Roughly 100 Cornell alumnae gathered March 4 as part of the 2017 President’s Council of Cornell Women Symposium, “Feeding the World Sustainably.”
Highlights included presentations on food ethics by Andrew Chignell, professor of philosophy at the University of Pennsylvania and visiting associate professor in Cornell’s Sage School of Philosophy, and on small farms by Anu Rangarajan, director of the Cornell Small Farms Program in the College of Agriculture and Life Sciences.
“Like it or not, we face difficult moral decisions when we decide how to shop, order, eat and dispose,” said moderator Nancy Williams Clark ’62.
Chignell’s segment, Just a Taste of Ethics, discussed these decisions and how they are integrated into his philosophy course, the Ethics of Eating. Students in the course study aspects of moral food consumption as it relates to human habits and animal welfare; they are also encouraged to study empirical data concerning the consumption of food.
Students in his course have the opportunity to visit Ithaca businesses as a means of understanding food production on a local scale. Chignell said the students have a variety of reactions to visiting these businesses, most notably a community slaughterhouse: “Some swore off meat altogether after we left ... and some had their first hamburger in a long time.”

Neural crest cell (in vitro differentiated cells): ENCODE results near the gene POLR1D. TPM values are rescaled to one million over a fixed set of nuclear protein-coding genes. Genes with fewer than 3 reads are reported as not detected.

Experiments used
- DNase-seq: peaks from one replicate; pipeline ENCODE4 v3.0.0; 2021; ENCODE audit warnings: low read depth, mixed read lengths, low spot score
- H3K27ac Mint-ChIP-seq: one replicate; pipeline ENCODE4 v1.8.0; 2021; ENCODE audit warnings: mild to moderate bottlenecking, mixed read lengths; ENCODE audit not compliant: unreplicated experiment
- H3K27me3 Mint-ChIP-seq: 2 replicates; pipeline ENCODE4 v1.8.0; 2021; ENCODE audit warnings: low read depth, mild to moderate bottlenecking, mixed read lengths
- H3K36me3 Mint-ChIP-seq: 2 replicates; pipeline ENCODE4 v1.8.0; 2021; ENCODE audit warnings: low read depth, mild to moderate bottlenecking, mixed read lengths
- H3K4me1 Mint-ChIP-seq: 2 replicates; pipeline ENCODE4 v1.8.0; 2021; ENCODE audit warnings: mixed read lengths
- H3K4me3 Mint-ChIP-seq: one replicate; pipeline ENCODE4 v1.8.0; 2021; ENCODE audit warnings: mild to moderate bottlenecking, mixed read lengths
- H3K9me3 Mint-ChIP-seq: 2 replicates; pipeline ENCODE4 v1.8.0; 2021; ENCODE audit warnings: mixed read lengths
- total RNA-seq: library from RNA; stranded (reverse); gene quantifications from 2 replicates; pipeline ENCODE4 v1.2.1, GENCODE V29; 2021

Chignell showed the audience a series of video clips in which he interviewed distinguished food morality speakers such as animal welfare researcher and Cornell food scientist Joe Regenstein and animal rights advocate and feminist critic Carol J. Adams.
“You love bacon because you want to persist in an ignorance that allows for suffering,” Adams said in her clip, a statement which drew laughter from the crowd.
Rangarajan discussed her work with small farms and what communities can do to ensure such farms are supported. She said 90 percent of the world’s farms are small farms. The U.S. Department of Agriculture defines a small farm as an operation making less than $350,000 in gross revenue per year. Rangarajan said a small farm is also an operation in which the majority of the labor is provided by the family or one principal operator.
Rangarajan also noted that the majority of world’s farmers are women. “Just as reminder,” she said, “that is the real face of agriculture.” Women represent a growing percent of the farmers in the U.S. as well, she said.
She pointed to an important challenge facing agriculture – the majority of today’s farmers are middle aged or older, and as they retire, there is a dearth of younger farmers to replace them. Citing the need to diversify the current demographic makeup of farmers, Rangarajan also discussed programs to recruit military veterans, new Americans and others to farming. Above all, the quality potential farmers need is resilience, she said.
Teagan Todd ’20 is a writer intern for the Cornell Chronicle.